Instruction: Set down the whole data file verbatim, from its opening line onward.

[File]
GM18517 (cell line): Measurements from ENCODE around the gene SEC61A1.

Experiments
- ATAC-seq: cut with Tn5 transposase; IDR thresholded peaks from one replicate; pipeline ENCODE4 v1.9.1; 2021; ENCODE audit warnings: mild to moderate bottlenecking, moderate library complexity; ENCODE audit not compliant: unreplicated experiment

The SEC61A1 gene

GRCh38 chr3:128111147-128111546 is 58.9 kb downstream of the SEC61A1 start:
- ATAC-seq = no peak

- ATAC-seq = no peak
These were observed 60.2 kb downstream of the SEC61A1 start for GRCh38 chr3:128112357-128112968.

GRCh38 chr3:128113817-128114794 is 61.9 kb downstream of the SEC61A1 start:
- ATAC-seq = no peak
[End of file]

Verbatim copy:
GM18517 (cell line): Measurements from ENCODE around the gene SEC61A1.

Experiments
- ATAC-seq: cut with Tn5 transposase; IDR thresholded peaks from one replicate; pipeline ENCODE4 v1.9.1; 2021; ENCODE audit warnings: mild to moderate bottlenecking, moderate library complexity; ENCODE audit not compliant: unreplicated experiment

The SEC61A1 gene

GRCh38 chr3:128111147-128111546 is 58.9 kb downstream of the SEC61A1 start:
- ATAC-seq = no peak

- ATAC-seq = no peak
These were observed 60.2 kb downstream of the SEC61A1 start for GRCh38 chr3:128112357-128112968.

GRCh38 chr3:128113817-128114794 is 61.9 kb downstream of the SEC61A1 start:
- ATAC-seq = no peak